The Gini coefficient, developed by Italian Corrado Gini and published one hundred years ago this year, is the most common method of measuring how equally income is distributed within an economy. The Gini index can range from 0 (where everyone has exactly the same income) to 1 (where a single person has all income and the rest have none). Obviously for a communist or socialist government, the aim would be to get a level as low as possible.
This last point is especially difficult for China as the sense of inequality has grown rapidly in recent years. This has occurred despite pledges by the now outgoing government of Hu Jintao and Wen Jiabao to achieve a “harmonious society” – which many took to mean a narrowing of the wealth gap. The problem was highlighted in dramatic fashion last weekend when the Survey and Research Center for China Household Finance – jointly run by the China’s central bank the People’s Bank of China (PBOC) and the Southwestern University of Finance and Economics – published the results of a survey which showed China’s Gini-coefficient as 0.61 in 2010.
To put this number in context, of the major economies, only notoriously unequal South Africa has a higher coefficient. The United States, considered to be the bastion of unfair “Anglo-Saxon Capitalism,” is more equal, with a score just over 0.4. Although this latest Chinese survey of 8,438 households is not a massive sample size, it is pretty clear that China’s true measure is in the region where social unrest is considered to be a threat — more than 0.4. The more than 180,000 “mass incidents” which took place in 2010 — four times as many as a decade before — suggest that this is not merely a theoretically issue..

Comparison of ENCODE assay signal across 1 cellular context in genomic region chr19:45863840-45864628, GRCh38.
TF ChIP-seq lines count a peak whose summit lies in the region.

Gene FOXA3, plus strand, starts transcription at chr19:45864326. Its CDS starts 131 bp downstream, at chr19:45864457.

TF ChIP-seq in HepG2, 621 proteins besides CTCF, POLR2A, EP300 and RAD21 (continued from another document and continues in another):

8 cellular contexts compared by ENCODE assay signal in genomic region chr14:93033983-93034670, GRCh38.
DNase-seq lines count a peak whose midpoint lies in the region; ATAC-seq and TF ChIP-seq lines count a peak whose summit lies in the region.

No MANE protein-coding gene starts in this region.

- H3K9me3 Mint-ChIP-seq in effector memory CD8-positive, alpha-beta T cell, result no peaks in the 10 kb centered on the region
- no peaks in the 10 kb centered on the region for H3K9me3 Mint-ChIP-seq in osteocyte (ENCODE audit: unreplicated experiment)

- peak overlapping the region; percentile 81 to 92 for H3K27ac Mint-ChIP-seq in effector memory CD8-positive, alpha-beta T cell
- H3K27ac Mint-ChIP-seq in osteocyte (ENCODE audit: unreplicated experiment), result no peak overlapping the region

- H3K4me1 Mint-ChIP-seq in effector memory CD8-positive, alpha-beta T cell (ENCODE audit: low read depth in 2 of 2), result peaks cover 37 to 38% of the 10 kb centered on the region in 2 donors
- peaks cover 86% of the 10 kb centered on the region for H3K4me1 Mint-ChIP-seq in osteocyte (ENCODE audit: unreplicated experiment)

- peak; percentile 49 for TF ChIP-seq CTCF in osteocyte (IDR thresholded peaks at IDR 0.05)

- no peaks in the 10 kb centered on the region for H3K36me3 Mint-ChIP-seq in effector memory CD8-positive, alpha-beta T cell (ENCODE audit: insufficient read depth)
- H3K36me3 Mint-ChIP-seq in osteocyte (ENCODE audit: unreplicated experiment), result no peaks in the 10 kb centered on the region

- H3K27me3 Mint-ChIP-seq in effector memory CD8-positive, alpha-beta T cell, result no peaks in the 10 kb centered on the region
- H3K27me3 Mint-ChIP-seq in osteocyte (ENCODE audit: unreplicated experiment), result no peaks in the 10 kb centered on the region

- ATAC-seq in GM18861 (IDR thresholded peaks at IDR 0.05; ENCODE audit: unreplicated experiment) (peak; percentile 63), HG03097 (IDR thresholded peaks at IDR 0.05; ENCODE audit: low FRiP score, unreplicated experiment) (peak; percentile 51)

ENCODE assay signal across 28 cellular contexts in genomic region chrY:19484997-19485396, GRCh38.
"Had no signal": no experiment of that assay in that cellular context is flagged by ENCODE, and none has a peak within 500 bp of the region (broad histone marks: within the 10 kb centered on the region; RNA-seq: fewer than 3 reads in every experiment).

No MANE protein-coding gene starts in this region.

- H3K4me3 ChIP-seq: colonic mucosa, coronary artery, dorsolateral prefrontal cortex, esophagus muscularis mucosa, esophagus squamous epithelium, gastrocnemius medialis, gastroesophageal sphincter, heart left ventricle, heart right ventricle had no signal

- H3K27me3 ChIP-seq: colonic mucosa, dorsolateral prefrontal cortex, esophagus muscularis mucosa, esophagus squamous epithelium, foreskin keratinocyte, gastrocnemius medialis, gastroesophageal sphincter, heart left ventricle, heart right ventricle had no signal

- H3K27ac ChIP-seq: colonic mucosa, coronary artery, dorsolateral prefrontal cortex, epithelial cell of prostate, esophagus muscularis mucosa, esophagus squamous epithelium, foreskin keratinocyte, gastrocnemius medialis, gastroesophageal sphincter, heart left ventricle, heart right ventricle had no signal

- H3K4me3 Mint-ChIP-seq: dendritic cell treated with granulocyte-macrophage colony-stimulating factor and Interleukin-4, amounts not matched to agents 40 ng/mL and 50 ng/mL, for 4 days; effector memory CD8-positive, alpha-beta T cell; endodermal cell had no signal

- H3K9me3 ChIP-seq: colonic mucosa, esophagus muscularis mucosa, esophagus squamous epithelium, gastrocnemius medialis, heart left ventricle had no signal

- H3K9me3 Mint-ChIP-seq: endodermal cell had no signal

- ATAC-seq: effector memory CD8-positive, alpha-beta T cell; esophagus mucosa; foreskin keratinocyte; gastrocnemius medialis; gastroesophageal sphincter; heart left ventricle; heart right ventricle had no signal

China stopped publishing its national Gini results in 2000, and the World Bank stopped in 2005 when it calculated China’s reading to be 0.42. The Chinese Academy of Social Sciences (CASS), which often publishes interesting and stimulating research on China’s economy, calculated a Gini figure of 0.54 in 2008. In March of this year, shortly before his spectacular ouster, Bo Xilai, the former Party Secretary for Chongqing, stated that China’s coefficient had surpassed 0.46. Earlier this year, the head of China’s National Bureau of Statistics claimed that the country was simply refining its methodology, in an attempt to counter suspicions that the ostensibly communist nation was hiding the extent of its widening wealth gap.
A repressed financial system, toothless trade unions and corruption/rent-seeking by the rich and powerful have long been blamed for China’s dramatically worsening inequality. A further factor, recently underlined in the excellent book China’s Superbank by Bloomberg News reporters Henry Sanderson and Michael Forsythe, has been the systematic and deliberate appropriation of rural inhabitants’ land for inadequate compensation — which the authors identify as the cornerstone of China’s local government urbanization model.
This last reason pours some cold water on the common claim that urbanization automatically eases the income gap. Other methods that could help the situation would be to take a larger portion of state-owned enterprises’ (SOE) dividends and distribute the wealth to poorer people through healthcare spending, for example. Outright privatization of some of the SOEs would be another way to increase household income. Allowing the poor better access to healthcare and benefits by abolishing the hukou system (which prevents migrant workers from accessing healthcare or education outside their home areas) would be another obvious boost in China’s income equality struggle.
At the recent 18th Party Congress, China’s Communist Party again pledged to narrow the gap between rich and poor. There are many methods available to policymakers trying to achieve this goal. The question going forward is whether or not the current leadership can overcome entrenched interests and opposition and finally make some progress in making the country more equal, a task at which the outgoing leadership has clearly failed.